I wrote to my friends in Samaria to take care that they might safely pass through their country, for Samaria was already under the Romans and it was absolutely necessary for those that go quickly (to Jerusalem)[8] to pass through that country; for on that road you may, in three days’ time go from Galilee to Jerusalem.

Josephus, Life 52 (269)  

Obviously, the eighteen or twenty-mile walk from Jerusalem to Emmaus was not considered impossible by the historian.  People in ancient times walked briskly, as did the disciples, who hastily walked the road from Emmaus in their excitement of the news of Jesus.[9]


18.01.11.B. ROMAN BATH HOUSE RUINS IN EMMAUS. This bathhouse ruins is the only evidence visible of the hot water that once came forth at this spring. This was a vibrant community and after the Muslims conquered Jerusalem in 638, they wanted to make Emmaus their capital because of the warm waters.  However, as a result of a devastating plague in the year 669, thousands died and the community was abandoned. Photograph by the author.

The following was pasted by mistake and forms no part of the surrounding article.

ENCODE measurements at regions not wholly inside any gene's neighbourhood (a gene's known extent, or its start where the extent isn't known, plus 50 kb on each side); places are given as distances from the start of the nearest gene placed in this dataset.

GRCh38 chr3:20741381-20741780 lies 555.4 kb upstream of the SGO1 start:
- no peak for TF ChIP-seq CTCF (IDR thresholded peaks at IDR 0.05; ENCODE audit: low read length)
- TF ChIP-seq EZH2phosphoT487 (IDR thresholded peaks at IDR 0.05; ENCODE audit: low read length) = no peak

[1]. Fruchtenbaum, The Jewish Foundation of the Life of Messiah: Instructor’s Manual. Class 26, page 14.

[2]. Martin, Worship in the Early Church. 59 quoting from E. Meyer, Ursprung und Anfange des Christentums III. Berlin, 1923. 210.

[3]. Please note that the Pharisees are no long mentioned in the biblical narrative after this point. As stated previously, since they were not permitted to vote on capital cases, they were not among the voting members of the Sanhedrin or before Pilate.

[4]. Clark, “Emmaus,” 2:98.

[5]. Lightfoot, A Commentary on the New Testament from the Talmud and Hebraica. 1:94.

[6]. Interview with Arie bar David, tour guide and lecturer. August 1999.

[7]. Clark, “Emmaus,” 2:97-98.

[8]. Parenthesis by Whiston, ed.

[9]. Zondervan’s New International Version Archaeological Study Bible. (2005 ed.). 1716.